Thermal Recovery of Multi-Limbed Robots with Electric Actuators

02/01/2019 ∙ by Steven Jens Jorgensen, et al. ∙ 0

The problem of finding thermally minimizing configurations of a humanoid robot to recover its actuators from unsafe thermal states is addressed. A first-order, data-driven, effort-based, thermal model of the robot's actuators is devised, which is used to predict future thermal states. Given this predictive capability, a map between configurations and future temperatures is formulated to find what configurations, subject to valid contact constraints, can be taken now to minimize future thermal states. Effectively, this approach is a realization of a contact-constrained thermal inverse-kinematics (IK) process. Experimental validation of the proposed approach is performed on the NASA Valkyrie robot hardware.



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I Introduction

Effective thermal management is necessary for continuous long-term deployment of robots in ground [1] and space applications [2]. At NASA Johnson Space Center (JSC), the operation of the Valkyrie humanoid robot [3] constantly requires the operator to monitor the thermal states of the robot’s electric actuators. When the temperatures of the torso or leg actuators reach unsafe levels, robot operations are postponed until the thermal states of the actuators return within safe limits. Existing techniques to manage the thermal state of a robot fall into three categories: considering heat dissipation in the design [4] [5], the use of novel materials for insulation against external heat [1], and active methods with liquid cooling [2, 6, 7]. However, these approaches are only appropriate during the design and manufacturing phase of the robot as modifying the hardware of existing robots, such as Valkyrie, is difficult.

Fig. 1: Thermally minimizing configurations for three different contact configurations found by the proposed algorithm for actuator thermal recovery. From left to right, the valid contact configurations explored in this paper are: right leg single support, double support, and left leg single support. During the thermal recovery process, the algorithm naturally finds a strategy that switches between these thermally minimizing configurations.

One thermal recovery strategy for certain types of robots is to shut off all the motors. This strategy is appropriate for robots with high gear ratios such that the majority of the robot load is supported by the mechanical structure of the system. However, this approach can be impractical for multi-limbed robots such as humanoids, which need to exert effort to balance [3, 8, 9]. For these robots, a zero effort condition is similar to being in a fallen state, and standing up from a fallen state remains a hard problem [10, 11]. The robot may also be constrained to a particular set of valid contact configurations, and in these cases the robot is required to exert motor effort to satisfy contact constraints.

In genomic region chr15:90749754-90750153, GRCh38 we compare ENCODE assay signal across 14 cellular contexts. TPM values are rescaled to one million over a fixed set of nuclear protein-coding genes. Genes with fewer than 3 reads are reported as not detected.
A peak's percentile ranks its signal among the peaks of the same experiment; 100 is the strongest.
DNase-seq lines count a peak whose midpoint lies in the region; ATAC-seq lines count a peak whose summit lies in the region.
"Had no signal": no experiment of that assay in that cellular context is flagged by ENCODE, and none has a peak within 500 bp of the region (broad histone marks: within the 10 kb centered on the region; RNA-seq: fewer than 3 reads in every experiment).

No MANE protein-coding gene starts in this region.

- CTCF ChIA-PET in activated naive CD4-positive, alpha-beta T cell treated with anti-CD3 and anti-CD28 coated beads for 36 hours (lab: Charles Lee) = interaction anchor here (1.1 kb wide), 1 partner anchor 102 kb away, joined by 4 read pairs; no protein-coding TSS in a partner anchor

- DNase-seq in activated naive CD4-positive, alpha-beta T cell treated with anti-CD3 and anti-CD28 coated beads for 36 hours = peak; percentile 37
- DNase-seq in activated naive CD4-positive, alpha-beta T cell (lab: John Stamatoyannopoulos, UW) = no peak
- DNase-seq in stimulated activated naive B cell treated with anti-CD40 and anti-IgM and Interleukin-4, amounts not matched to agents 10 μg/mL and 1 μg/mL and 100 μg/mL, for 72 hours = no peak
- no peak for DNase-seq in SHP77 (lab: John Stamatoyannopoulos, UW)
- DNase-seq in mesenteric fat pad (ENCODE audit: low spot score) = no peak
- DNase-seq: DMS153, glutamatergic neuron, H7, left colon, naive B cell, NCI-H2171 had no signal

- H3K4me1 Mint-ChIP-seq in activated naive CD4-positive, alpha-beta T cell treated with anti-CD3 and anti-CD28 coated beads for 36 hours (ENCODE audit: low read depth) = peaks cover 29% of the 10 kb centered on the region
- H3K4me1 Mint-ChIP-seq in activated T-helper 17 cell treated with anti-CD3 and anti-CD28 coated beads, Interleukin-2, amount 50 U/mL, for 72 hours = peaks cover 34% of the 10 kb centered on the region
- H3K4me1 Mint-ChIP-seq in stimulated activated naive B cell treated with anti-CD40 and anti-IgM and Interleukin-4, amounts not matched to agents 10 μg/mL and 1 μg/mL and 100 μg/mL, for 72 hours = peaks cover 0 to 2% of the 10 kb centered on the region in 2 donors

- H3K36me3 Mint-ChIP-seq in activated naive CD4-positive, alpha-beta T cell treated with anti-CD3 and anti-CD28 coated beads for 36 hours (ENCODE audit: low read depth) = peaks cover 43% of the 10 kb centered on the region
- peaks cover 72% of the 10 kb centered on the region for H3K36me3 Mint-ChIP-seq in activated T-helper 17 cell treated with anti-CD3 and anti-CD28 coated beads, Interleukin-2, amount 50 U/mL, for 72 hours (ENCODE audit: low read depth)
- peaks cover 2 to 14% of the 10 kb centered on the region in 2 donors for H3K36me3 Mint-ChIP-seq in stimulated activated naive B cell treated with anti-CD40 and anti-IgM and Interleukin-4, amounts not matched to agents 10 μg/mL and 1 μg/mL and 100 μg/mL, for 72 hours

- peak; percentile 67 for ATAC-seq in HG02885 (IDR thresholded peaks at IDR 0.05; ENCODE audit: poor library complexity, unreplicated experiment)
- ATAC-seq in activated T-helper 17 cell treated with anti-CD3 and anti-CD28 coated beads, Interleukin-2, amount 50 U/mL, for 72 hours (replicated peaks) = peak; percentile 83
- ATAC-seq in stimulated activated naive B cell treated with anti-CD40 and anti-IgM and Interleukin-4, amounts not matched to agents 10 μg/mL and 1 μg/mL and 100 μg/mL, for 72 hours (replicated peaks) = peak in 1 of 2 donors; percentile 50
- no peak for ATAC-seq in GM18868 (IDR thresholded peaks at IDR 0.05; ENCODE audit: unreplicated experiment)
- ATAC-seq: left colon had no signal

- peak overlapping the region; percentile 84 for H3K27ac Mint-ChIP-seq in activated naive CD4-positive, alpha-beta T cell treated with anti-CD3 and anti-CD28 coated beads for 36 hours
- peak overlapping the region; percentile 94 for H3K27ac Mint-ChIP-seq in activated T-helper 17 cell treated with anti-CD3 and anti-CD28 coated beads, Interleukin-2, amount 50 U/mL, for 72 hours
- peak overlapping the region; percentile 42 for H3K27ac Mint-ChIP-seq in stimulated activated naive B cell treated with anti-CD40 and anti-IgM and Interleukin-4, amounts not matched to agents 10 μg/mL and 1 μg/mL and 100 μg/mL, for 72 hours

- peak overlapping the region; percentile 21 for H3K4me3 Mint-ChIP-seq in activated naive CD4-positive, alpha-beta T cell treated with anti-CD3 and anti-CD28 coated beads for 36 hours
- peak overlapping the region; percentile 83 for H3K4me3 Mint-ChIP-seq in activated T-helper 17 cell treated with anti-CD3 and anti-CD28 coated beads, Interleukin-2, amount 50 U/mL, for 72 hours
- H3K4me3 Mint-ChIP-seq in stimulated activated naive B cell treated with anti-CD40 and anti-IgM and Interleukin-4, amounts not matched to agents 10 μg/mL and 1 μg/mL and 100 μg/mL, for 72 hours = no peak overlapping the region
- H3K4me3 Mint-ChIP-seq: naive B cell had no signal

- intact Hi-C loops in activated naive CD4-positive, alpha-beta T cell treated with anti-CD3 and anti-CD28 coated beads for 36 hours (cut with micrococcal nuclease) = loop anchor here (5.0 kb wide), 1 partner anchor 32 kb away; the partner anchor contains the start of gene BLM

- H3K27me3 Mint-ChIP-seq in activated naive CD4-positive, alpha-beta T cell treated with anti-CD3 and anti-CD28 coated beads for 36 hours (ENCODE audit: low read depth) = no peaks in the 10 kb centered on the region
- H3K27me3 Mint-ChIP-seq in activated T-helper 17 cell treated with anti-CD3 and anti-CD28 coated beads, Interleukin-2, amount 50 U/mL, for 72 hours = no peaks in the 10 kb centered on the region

In contrast to redesigning the robot or augmenting the hardware with active liquid cooling components, the described approach searches for thermally minimizing robot configurations under different valid contact constraints to thermally recover the actuator states. Concretely, a data-driven, effort-based (forces and torques), thermal model of Valkyrie’s actuators is first created. This thermal model is used to predict future temperatures given actuator efforts. Then, a mapping between contact-consistent configurations and actuator efforts is formulated using constrained dynamics equations [12]

. This enables the construction of a potential function on the thermal state vector in terms of robot configuration. Finally, a contact-consistent gradient descent is performed on the potential function which finds a thermally minimizing configuration for a given contact constraint (Fig. 

1). This minimization process is a realization of thermal-based inverse-kinematics (IK). An experimental hardware validation is performed on the Valkyrie robot, which demonstrates that the presented algorithm is able to recover the actuators from unsafe thermal states. It is also shown that a thermal-aware contact-switching strategy can recover dangerously warm actuators faster than employing a minimum-effort strategy only.

The contributions of this work are the following: (1) A detailed description of the effort-based thermal model and its system identification process. (2) The formulation of a temperature potential function in terms of configuration under contact constraints. (3) A gradient-descent approach to find contact-consistent configurations which minimizes the temperature potential function.

Ii Related Works

Ii-a Actuator Thermal Modeling

For thermal system identification, the work presented in [7], which is inspired from [6]

, used second order dynamics to model the thermal parameters of the motor core and the motor case. Utilizing the reported thermal parameters of the motor core from the manufacturer’s specification sheet, a step-response test was used to obtain the thermal resistance and capacitance of the motor case. In this previous work, it was important to estimate the internal temperature of the motor core. However, Valkyrie’s thermistor configuration (see Sec. 

III) already provides the desired thermal states, and because the proposed approach uses a thermal model to predict the evolution of the thermal states, it is possible to use a simplified first-order model similar to [13].